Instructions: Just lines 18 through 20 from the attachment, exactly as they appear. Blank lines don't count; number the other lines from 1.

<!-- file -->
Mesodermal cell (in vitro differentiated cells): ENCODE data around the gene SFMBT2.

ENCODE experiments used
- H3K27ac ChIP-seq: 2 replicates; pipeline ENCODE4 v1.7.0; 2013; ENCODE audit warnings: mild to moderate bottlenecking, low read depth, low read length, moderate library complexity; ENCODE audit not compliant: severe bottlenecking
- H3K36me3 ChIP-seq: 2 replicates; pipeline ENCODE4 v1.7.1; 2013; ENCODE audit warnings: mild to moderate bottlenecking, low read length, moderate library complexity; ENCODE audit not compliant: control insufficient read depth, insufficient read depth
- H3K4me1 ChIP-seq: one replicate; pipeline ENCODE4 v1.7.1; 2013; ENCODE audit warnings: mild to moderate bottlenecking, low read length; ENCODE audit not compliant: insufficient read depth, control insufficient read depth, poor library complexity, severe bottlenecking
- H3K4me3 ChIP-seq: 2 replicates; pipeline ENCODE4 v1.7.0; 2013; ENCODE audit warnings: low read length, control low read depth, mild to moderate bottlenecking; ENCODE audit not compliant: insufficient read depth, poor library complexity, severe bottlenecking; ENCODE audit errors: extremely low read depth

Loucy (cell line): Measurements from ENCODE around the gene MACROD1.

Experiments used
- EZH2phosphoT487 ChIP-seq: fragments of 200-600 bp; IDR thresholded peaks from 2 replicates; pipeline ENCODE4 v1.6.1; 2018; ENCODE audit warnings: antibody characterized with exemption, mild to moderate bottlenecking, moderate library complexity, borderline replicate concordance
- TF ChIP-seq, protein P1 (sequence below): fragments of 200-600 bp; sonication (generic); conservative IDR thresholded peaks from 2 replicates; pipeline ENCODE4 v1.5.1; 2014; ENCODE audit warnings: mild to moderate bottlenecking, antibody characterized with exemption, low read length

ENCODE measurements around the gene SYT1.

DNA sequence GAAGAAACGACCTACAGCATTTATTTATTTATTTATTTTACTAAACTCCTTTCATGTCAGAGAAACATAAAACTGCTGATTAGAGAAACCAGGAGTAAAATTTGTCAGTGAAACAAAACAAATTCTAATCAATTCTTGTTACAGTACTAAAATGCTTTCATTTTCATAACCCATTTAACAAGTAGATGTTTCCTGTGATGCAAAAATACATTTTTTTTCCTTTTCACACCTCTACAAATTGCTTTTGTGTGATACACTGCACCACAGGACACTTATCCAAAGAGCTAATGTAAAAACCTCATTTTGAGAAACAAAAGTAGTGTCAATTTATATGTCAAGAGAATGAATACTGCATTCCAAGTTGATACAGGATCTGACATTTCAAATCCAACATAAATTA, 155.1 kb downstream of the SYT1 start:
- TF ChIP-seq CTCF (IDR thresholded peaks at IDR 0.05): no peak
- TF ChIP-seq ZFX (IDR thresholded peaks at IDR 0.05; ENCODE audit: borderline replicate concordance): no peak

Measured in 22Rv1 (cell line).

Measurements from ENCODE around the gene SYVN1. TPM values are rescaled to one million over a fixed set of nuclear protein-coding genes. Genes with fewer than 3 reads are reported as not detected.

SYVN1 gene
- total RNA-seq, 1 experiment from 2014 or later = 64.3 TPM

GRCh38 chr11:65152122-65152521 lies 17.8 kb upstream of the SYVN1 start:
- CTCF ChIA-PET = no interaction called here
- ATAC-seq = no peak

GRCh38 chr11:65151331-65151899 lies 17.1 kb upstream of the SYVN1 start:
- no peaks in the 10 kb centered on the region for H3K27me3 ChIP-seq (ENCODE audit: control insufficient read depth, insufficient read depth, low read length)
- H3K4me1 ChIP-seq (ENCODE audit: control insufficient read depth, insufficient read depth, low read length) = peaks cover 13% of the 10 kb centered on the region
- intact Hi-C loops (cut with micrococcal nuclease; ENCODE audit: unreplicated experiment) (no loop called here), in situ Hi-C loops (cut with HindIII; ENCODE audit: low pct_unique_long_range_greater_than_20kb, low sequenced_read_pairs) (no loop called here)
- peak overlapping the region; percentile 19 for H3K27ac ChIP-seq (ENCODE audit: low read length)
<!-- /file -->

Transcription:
- total RNA-seq, 1 experiment from 2014 or later = 64.3 TPM

GRCh38 chr11:65152122-65152521 lies 17.8 kb upstream of the SYVN1 start:
- CTCF ChIA-PET = no interaction called here